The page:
Martin is a troubled young man. With a mother who insists on treating him like a child, a stepfather who can't wait to see the back of him, and a brother with Down's Syndrome shut away in ...
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Miss Polly decides to spend a few months with her wealthy spinster aunt as a traveling companion. While in India her aunt's demise leaves her alone to pursue her freedom and explore an ... See full summary »
Brenda de Banzie,
Young babysitter Amanda arrives at the Lloyd residence to spend the evening looking after their young son. Soon after the Lloyds leave, a series of frightening occurrences in the gloomy old... See full summary »
A young sailor falls in love with a mysterious woman, performing as a mermaid at the local carnival. He soon comes to suspect the girl might be a real mermaid, who draws men to a watery death during the full moon.
Martin is a troubled young man. With a mother who insists on treating him like a child, a stepfather who can't wait to see the back of him, and a brother with Down's Syndrome shut away in an institution, is it any wonder he retreats into an alternate personality - that of six-year-old Georgie? It is Georgie who befriends Susan Harper, but friendship soon turns into obsession. When Susan begins to distance herself, something inside Georgie snaps and he embarks on a killing spree, with Susan as the next target.Written by
Kevin Steinhauer <K.Steinhauer@BoM.GOV.AU>
The lines of poetry quoted by the professor, "No puppet master pulls the strings on high / Proportioning our parts, the tinsel and the paint / A twisted nerve, a ganglion gone awry / Predestines the sinner or the saint" come from "Slaves" by George Sylvester Viereck. See more »
If I had kicked your father where he deserved, he'd have never had walked again.
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In the closing credits, the police rank Superintendent is spelled Superintendant. See more »
When I watched Twisted Nerve I wasn't aware of its controversial reputation and that it was quite a difficult film to get hold of. I was a little surprised to discover both those facts to be honest. The controversy that it caused in its day was due to the genetic theory put forward that siblings of Down's syndrome children are predisposed to criminal behaviour. The main character in the film suggesting that this theory to be true. I can see the offence that could cause but at the end of the day this is a thriller and not really to be taken very seriously. I have seen lots of murder-mystery's where the culprit is unmasked and their actions are explained by some ridiculous pseudo-science. And I think that is what needs to happen with Twisted Nerve – take it with a pinch of salt. As far as it being hard to get hold of and not seen by many – I have even noticed it appear on a public domain collection – that is even more surprising because this is a pretty solid thriller with a lot of good things about it. It doesn't exactly break the mould but it is still very good.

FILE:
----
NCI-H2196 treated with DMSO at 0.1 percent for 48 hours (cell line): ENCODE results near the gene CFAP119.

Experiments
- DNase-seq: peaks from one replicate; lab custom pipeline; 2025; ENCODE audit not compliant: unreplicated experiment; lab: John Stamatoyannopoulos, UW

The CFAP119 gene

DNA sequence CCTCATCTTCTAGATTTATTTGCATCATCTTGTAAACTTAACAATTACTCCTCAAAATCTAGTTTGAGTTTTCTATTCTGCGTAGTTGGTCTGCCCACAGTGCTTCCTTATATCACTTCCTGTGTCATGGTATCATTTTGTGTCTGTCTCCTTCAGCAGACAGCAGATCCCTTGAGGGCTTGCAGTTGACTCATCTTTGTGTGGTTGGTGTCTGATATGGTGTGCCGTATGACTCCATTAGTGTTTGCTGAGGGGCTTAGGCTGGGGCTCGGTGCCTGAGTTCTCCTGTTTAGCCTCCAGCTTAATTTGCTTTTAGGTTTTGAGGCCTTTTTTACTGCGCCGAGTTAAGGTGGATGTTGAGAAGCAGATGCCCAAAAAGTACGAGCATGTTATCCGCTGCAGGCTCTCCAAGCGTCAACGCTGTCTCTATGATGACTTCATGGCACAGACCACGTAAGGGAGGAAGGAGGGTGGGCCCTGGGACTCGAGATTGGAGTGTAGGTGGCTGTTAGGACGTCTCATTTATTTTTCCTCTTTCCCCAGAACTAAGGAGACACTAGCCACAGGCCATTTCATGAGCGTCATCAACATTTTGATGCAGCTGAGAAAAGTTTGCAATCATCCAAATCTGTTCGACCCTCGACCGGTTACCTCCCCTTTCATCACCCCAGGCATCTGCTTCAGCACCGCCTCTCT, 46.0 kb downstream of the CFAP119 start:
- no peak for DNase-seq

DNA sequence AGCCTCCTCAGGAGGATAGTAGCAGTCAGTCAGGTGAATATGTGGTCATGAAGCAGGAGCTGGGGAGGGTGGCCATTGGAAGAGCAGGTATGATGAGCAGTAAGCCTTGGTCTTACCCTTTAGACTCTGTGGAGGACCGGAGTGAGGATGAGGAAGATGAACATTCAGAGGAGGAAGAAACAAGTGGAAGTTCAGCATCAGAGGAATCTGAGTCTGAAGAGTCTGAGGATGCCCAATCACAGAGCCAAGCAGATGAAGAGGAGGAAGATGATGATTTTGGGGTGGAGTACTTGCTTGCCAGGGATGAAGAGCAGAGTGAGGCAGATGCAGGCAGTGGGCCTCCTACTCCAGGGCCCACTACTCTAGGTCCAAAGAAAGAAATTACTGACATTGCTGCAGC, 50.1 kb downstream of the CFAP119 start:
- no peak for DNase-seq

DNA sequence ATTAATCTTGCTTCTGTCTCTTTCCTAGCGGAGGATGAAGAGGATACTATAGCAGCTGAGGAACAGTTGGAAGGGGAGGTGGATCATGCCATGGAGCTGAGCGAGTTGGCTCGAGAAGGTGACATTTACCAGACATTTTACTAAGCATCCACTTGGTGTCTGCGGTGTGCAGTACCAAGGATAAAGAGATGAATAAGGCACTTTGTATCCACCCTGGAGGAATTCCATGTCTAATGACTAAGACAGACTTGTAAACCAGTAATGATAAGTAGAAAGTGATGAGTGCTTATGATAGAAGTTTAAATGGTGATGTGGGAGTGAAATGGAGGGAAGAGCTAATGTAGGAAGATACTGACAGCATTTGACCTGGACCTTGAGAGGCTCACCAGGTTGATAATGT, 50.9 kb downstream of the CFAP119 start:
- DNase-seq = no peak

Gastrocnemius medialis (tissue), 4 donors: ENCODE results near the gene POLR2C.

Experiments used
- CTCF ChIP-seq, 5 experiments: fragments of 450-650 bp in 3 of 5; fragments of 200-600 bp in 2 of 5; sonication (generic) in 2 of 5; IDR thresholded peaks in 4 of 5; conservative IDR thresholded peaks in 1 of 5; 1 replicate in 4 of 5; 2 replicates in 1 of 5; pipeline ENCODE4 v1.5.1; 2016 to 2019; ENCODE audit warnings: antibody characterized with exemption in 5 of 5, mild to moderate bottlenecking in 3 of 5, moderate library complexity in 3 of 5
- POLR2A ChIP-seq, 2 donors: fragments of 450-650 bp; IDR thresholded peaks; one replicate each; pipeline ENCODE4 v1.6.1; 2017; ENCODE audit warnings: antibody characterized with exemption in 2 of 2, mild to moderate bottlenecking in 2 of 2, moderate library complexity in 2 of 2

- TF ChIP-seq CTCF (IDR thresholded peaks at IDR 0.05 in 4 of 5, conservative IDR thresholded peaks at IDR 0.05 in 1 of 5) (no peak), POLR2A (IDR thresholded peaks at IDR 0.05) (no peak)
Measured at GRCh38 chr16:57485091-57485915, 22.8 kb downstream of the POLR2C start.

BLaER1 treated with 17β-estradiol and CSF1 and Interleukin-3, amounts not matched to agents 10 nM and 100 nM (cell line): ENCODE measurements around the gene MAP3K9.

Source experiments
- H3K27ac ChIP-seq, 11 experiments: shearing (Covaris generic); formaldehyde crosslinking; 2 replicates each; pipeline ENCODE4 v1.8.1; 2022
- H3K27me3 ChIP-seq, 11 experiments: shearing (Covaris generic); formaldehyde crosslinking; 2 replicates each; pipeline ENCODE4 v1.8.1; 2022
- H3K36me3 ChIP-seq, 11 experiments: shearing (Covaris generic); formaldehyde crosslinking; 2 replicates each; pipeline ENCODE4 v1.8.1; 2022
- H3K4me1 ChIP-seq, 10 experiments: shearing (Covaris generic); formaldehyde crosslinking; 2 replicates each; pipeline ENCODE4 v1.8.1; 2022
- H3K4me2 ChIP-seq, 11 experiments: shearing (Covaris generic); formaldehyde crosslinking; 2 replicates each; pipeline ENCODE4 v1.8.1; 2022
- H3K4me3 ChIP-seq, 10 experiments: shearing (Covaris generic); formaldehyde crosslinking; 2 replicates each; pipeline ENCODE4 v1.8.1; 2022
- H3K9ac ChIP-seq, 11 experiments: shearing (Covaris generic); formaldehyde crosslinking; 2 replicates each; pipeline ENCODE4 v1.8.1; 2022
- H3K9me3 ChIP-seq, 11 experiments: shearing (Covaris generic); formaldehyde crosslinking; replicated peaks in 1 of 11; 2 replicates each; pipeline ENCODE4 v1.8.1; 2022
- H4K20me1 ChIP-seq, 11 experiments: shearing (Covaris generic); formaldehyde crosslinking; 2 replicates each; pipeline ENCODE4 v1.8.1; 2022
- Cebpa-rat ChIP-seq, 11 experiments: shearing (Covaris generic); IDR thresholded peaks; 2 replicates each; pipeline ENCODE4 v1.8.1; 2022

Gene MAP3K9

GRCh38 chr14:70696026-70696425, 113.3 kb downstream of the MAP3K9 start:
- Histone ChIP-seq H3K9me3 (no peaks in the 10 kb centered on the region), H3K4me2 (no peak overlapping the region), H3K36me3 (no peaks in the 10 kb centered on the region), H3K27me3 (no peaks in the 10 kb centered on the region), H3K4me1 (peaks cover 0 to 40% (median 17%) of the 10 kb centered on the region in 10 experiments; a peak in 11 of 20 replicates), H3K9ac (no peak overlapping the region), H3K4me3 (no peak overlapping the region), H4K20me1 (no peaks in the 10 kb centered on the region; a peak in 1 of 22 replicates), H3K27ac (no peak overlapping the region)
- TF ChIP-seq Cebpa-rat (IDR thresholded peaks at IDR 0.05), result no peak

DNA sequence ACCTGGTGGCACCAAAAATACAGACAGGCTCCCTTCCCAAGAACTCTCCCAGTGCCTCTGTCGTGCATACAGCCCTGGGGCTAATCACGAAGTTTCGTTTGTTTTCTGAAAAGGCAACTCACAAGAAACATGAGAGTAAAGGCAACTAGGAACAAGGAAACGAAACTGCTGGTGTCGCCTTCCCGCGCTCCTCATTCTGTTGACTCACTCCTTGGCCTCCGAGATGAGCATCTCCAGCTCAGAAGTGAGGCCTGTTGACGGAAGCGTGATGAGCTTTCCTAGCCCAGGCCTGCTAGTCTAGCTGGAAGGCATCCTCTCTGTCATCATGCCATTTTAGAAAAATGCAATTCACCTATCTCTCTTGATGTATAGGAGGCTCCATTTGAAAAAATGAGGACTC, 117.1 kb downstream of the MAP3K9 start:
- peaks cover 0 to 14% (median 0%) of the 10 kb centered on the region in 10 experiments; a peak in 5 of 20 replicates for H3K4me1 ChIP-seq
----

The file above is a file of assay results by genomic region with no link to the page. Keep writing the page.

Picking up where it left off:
It centres on a young rich layabout called Martin who is molly-coddled by his mother but disliked by his step-father. The feeling is mutual though and Martin is forced to leave home but with murderous intent. He adopts the persona of Georgie – a boy with the mental age of a child – in order to dupe his way into the boarding house of a girl he is obsessed with and to enact his deadly scheme.
There's a pretty good cast in this one. Hywel Bennett is very good in the central role of Martin/Georgie. It's a character that requires a fair bit of range from cold psychopath to wide-eyed innocent. Bennett delivers the goods though and ensures that we believe in his character. Hayley Mills plays the girl he lusts after; she is good in the role and cute as a button. The cast is rounded out with a couple of strong performers. Billie Whitelaw is Mill's mother, who is a lost soul who takes in extra money by sleeping with the guests, one of which is played by Barry Foster, an obnoxious fellow not a million miles away from the character he would play in Alfred Hitchcock's Frenzy. In fact the film as a whole owes a fair bit to Hitchcock itself, especially Psycho but also the likes of Marnie. Its emphasis on the psychological but with moments of violence and suspense certainly puts it in the Hitchcockian ball-park. Another similarity is the Bernard Herrmann soundtrack. In this one he once again shows he has an ear for the eerie with the disquieting main whistling theme which is very distinctive indeed. It was unsurprisingly and tediously stolen by Quentin 'I've seen lots of films and I want you to know about it' Tarantino for Kill Bill Vol.1.
I guess you would have to classify Twisted Nerve as a cult movie. One that seems to operate under the radar and one that is well worth checking out if you enjoy psychological thrillers.
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